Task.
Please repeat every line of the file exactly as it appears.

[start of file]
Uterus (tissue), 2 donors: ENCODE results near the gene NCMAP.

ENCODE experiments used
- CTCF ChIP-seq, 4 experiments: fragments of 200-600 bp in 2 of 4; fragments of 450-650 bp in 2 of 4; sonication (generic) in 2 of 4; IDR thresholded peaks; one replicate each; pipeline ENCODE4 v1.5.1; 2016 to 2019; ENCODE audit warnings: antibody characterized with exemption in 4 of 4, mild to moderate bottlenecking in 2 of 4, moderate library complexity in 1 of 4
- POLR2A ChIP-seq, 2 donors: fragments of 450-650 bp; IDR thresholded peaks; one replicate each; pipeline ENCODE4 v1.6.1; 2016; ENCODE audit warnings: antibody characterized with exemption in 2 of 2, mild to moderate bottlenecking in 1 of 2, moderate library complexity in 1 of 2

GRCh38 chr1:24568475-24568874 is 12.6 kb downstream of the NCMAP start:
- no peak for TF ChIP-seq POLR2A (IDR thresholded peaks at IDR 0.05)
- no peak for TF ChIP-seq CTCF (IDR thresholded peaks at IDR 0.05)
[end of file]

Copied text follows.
Uterus (tissue), 2 donors: ENCODE results near the gene NCMAP.

ENCODE experiments used
- CTCF ChIP-seq, 4 experiments: fragments of 200-600 bp in 2 of 4; fragments of 450-650 bp in 2 of 4; sonication (generic) in 2 of 4; IDR thresholded peaks; one replicate each; pipeline ENCODE4 v1.5.1; 2016 to 2019; ENCODE audit warnings: antibody characterized with exemption in 4 of 4, mild to moderate bottlenecking in 2 of 4, moderate library complexity in 1 of 4
- POLR2A ChIP-seq, 2 donors: fragments of 450-650 bp; IDR thresholded peaks; one replicate each; pipeline ENCODE4 v1.6.1; 2016; ENCODE audit warnings: antibody characterized with exemption in 2 of 2, mild to moderate bottlenecking in 1 of 2, moderate library complexity in 1 of 2

GRCh38 chr1:24568475-24568874 is 12.6 kb downstream of the NCMAP start:
- no peak for TF ChIP-seq POLR2A (IDR thresholded peaks at IDR 0.05)
- no peak for TF ChIP-seq CTCF (IDR thresholded peaks at IDR 0.05)